By Juan Barquin
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Twice, Darlene Love had to stop midverse, dropping the microphone to her side in frustration. She was coming through the speakers scratchy and thin, this only hours before she was to sing at the premiere of a documentary about her voice.
"We could do five sessions in a day, and each session could be three hours," she tells New Times the next morning about the beginning of a singing career that has spanned more than five decades. "Eventually, we started taking Saturdays and Sundays off. We had to. We were the girls," she says with a shrug. "But if you're good enough, you start getting known."
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She's being modest. Darlene Love was the most powerful singer in Phil Spector's Wall of Sound productions and has sung on records with everyone from Buck Owens to Bruce Springsteen. For 27 years running, Love's performance of "Christmas (Baby Please Come Home)" has been a holiday tradition on David Letterman's talk shows. She's a legend among American vocalists but largely unknown to the average American. Her nearly endless misses with fame and success are detailed in the documentary Twenty Feet From Stardom, opening at Regal Cinemas South Beach this Friday.
On the afternoon of the film's opening-night gala at the Miami International Film Festival in March, however, something wasn't right. She stood alone on an otherwise empty stage at the Olympia Theater, an instrumental recording of "Lean on Me" surging all around her. She sipped water and looked up at the swirling projections of night sky on the theater's ceiling.
"Sorry," the sound technician told her as he took the microphone from her. He adjusted some settings and handed it back. His apology carried across the theater as he tried to whisper to Love: "We have a lot of singers here. But I don't think we've ever had any that can sing as loud as you."
"That happens quite a bit when I don't have my own sound guy with me," she laughs the following day. "I just happened to be blessed with a very powerful voice."
But when her career began in late-'50s Los Angeles, she often had to mask her vocal power. She was the leader of the Blossoms, a group whose members quickly became known for being able to tailor their voices to any genre of music. They sang on records with Elvis Presley, Sam Cooke, Paul Anka, and Jan & Dean. Brian Wilson used them to fill out the Beach Boys' sound on "In My Room" and several other classics.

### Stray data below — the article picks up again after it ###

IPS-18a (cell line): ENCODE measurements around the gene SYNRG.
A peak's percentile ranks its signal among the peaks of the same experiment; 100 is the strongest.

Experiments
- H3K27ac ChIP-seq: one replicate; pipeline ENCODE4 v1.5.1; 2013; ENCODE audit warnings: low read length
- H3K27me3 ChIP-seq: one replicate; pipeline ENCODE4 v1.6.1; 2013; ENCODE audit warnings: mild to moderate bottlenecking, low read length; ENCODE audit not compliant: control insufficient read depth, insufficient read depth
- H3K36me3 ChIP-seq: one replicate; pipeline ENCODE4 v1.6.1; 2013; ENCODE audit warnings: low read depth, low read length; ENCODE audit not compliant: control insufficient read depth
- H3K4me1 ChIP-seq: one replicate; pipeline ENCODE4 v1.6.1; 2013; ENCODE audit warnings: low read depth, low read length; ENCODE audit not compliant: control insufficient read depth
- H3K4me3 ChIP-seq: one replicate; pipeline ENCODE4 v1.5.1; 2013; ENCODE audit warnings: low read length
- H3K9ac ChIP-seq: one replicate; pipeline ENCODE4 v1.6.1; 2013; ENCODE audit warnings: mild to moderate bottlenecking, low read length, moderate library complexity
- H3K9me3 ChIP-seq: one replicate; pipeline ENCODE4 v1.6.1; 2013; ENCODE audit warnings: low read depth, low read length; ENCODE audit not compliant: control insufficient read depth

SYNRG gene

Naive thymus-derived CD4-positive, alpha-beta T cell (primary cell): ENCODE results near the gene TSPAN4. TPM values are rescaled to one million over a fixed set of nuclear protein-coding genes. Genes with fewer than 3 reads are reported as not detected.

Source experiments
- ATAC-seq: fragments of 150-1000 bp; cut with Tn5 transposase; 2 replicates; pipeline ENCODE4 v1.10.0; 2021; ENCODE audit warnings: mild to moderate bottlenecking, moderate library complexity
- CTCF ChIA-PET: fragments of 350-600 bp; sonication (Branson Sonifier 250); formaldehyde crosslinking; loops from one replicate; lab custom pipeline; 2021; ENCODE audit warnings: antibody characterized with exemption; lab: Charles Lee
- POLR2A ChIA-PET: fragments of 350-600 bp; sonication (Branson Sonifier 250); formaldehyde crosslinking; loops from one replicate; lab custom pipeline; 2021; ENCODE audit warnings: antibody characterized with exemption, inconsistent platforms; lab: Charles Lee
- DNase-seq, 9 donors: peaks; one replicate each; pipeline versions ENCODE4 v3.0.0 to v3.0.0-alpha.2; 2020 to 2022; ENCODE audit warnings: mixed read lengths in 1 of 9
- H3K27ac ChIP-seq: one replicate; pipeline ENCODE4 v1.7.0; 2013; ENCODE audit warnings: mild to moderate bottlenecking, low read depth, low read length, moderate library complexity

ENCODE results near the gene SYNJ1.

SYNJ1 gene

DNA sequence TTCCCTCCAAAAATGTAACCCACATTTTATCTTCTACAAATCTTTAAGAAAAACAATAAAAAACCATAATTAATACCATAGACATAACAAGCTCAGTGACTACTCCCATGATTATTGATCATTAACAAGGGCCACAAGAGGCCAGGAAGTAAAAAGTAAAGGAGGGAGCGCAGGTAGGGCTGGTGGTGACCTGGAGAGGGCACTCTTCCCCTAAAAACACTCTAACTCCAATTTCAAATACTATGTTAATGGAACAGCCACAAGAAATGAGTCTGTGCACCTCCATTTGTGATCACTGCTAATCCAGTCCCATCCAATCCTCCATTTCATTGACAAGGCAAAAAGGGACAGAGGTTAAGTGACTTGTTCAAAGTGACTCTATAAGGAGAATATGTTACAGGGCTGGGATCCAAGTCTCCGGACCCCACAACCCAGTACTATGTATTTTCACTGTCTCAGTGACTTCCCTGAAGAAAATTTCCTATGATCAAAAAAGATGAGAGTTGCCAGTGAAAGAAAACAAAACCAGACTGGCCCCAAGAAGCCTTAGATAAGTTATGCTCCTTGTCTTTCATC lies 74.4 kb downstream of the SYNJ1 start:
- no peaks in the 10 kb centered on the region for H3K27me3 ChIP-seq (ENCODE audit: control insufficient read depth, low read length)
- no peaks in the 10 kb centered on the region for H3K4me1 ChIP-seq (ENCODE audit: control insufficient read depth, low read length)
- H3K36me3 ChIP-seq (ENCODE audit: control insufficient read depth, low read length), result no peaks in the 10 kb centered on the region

"What we did was not so much hold back as blend," she says of the Blossoms' role. "I see it like we're soldiers. We have to act as one machine. We want to sound great but do it so that no one voice is louder than the others. And we blend so that not only do we sound like one but we fit with and lift the whole song."
Rarely did Love and her fellow singers know that what they were working on was destined to be a lasting part of the cultural firmament.
"We were lucky with the songs we were on," she says, "especially since a lot of West Coast records never got out East."
Darlene Wright became Darlene Love when she joined Phil Spector's operation in the early '60s. Though their work together brought her some notoriety, she faults him for her career never hitting the big time.
"He pushed for himself, not for us. He never helped me to become a star. He didn't put my name on songs — just 'Produced by Phil Spector' was all he cared about."
It was worse than that. He took her work and credited it to his other groups. Just one egregious example: the Crystals' number one hit, "He's a Rebel." That's Darlene Love on lead and her group the Blossoms backing her up — no Crystals involved. She still tenses up when talking about Spector all these years later. Asked if she has ever thought about sending him a care package in prison, she smiles.
In the years after leaving Spector, she starred on Broadway. She played Danny Glover's wife in the Lethal Weapon movies. She didn't stop singing. Even when she took a break after her career cooled, fans such as U2 and Cher would still request her to sing on their records or tours.
"Oh, Cher?" she says with impossible nonchalance. "I've known her since she was 16, and she and Sonny would play on Phil's songs. He would use anyone he could — he just wouldn't pay them."
Love is 71 now, but as Twenty Feet from Stardom continues to open around the country, she sees a new stage of her career beginning.
"I want to take care of my family, my grandchildren," she says, "to sing where I should have been singing, to make the records I should have been making. I started out as a back-up singer like the others in the film. But what's next is what my entire life has been taking me toward."
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